There’s a lot of buzz about the Alta Views housing project that’s ready to take off in Whitefish, and with good reason.
The townhouse subdivision to be built on the former Par 3 golf course property off JP Road will offer workforce housing and lots of it.
Mark Panissidi, a Whitefish-based developer, has planning approval from the city of Whitefish to develop a 166-lot subdivision. Prices for about 80 percent of the townhomes will start at $289,000 for a two-bedroom, two-bath townhome with a two-car garage. Two floor plans will be offered, one with 1,701 square feet and the other a bit smaller at 1,562 square feet.
Construction is on track to begin in late May, with the first 45 to 50 units geared for completion by late fall, said Michael Anderson, a Realtor with National Parks Realty in Whitefish. Anderson and Realtor Jen Dolan, also of National Parks Realty, are the listing agents for Alta Views.
Hammerquist Casalegno is the general contractor and construction manager.
Panissidi, of Del Mar Pacific Group LLC, recently developed the Second Street Lofts in Whitefish and the Flathead River Ranch in the North Fork of the Flathead River. He spent a couple of years working with landscape architect Bruce Boody and architect Ken Huff on a plan that could configure the Alta Views lots to offer housing with a price range within reach for families and professionals such as teachers, firefighters and police officers.
The project involves converting and upgrading the existing 29 condominium units — built in 2007 and known as The Views and Deer Creek — into townhomes, and then building 137 new units around the existing units. Panissidi also plans to upgrade the clubhouse.
Townhome owners own the land upon which their dwelling sits, while condo owners own only the dwelling space.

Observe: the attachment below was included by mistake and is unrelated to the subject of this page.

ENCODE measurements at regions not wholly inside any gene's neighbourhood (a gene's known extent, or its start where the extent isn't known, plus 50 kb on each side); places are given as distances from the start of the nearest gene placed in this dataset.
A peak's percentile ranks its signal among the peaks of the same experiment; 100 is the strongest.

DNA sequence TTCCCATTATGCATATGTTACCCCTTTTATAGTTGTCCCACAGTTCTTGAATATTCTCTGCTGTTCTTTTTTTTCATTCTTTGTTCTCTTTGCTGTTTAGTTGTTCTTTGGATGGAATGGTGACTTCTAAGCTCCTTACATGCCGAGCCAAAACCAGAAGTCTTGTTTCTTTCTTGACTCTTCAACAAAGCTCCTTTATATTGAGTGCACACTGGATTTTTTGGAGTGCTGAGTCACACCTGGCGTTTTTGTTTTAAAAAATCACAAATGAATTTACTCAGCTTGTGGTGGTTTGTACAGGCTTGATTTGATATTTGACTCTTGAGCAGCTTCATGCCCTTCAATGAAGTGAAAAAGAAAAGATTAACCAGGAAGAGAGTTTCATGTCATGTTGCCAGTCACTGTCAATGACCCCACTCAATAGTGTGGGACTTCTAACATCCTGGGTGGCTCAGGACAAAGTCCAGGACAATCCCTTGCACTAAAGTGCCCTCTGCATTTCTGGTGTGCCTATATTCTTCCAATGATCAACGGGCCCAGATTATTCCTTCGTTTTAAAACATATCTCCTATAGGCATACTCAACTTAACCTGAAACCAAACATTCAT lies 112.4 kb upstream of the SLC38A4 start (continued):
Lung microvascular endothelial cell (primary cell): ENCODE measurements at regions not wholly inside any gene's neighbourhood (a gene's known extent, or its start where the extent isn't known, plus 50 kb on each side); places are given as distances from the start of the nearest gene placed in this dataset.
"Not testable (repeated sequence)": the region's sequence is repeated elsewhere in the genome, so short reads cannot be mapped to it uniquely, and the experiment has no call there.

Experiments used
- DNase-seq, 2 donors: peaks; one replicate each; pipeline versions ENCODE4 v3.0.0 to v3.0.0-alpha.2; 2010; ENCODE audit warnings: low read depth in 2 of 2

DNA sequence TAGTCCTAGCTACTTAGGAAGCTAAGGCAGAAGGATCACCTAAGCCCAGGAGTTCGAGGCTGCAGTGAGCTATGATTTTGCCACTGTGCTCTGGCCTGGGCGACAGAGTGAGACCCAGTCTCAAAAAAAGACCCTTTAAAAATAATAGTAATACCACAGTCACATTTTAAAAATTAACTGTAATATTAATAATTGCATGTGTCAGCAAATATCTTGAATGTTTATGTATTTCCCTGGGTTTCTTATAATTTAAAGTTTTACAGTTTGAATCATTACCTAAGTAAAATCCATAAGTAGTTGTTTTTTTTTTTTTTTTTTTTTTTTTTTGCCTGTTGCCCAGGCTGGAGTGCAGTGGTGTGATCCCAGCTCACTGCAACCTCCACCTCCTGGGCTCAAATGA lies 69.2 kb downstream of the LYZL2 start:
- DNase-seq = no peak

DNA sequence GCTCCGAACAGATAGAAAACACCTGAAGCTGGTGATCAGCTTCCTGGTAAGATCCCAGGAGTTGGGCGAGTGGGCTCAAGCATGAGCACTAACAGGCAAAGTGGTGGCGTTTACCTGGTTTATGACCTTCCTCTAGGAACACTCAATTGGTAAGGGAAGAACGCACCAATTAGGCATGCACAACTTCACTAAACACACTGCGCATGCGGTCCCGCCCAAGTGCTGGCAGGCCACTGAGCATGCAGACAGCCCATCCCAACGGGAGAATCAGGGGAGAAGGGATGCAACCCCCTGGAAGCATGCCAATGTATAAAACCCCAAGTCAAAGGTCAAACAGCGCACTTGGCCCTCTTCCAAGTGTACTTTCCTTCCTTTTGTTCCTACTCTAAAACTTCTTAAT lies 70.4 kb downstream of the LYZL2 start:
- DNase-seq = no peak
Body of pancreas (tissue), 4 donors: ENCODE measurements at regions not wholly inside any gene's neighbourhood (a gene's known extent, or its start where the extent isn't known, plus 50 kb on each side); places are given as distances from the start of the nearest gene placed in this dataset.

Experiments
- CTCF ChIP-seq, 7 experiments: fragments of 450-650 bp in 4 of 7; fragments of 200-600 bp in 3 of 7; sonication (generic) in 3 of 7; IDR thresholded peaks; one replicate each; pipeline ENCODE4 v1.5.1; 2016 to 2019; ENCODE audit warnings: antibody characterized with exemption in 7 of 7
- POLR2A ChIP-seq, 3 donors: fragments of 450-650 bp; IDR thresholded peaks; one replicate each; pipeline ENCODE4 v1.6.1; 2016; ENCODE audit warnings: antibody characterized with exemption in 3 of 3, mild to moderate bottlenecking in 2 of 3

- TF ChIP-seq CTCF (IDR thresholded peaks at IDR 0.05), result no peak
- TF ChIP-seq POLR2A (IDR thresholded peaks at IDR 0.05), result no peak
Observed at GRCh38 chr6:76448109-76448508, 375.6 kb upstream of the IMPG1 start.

“This was a trick for lot lines,” Panissidi said. “We took away two units for green space, and the lots are a minimum of 2,000 square feet.
“I had a positive response from the city planners,” he added, explaining that the existing infrastructure is a benefit heading into the project.
What makes these units accessible price-wise to the working class is the mortgage financing for townhomes.
“Condo financing laws are very different for people to qualify,” Panissidi said. Buyers generally need a 30- to 40-percent down payment for condos in Whitefish, but first-time homebuyers may be able to get into an Alta Views townhome with no money down, or 3.5 percent down through the Federal Housing Administration, depending on their financial situation, Anderson said.
“We have a team of lenders at Glacier Bank” who stand ready to assist, Dolan said, though purchasers are welcome to use any lender.
“Townhouses are much easier to finance,” Dolan pointed out.
Monthly mortgages could run in the $1,650 to $1,850 range, Anderson said, adding that rent in Whitefish for such a townhome typically would be higher.
Panissidi and his sales team have been meeting with officials at North Valley Hospital, Glacier Restaurant Group, Whitefish schools and other employers who have workforce housing needs in the city. They’re taking reservations for the townhomes and pre-selling units on the website, AltaViewsWhitefish.com. It’s a process that involves filling out a registration form and getting pre-qualified from a lender.
“We’ve had great response in meeting with employers,” Dolan said. “Mark has jumped through a lot of hoops to get affordable housing.”
The Whitefish Housing Authority has been allotted 10 townhomes under the city’s volunteer inclusionary zoning, according to Housing Authority Director Lori Collins. The units will become part of the housing authority’s deed-restricted housing inventory. The purchase price for deed-restricted units in Alta Views is still being determined, she said.
Collins said the affordable allotment is “a great drop in the bucket” for Whitefish’s housing dilemma.
In general, affordable housing is defined as housing for which the occupant is paying no more than 30 percent of his or her income for gross housing costs, including utilities.
She said Alta Views is the kind of project that will help the city’s housing problem.
“It sounds like a great project,” she said. “I think $289,000 for a townhome is a good price, which will help families.”
Panissidi added, “The whole idea is to get people into housing.”
Features editor Lynnette Hintze may be reached at 758-4421 or firstname.lastname@example.org.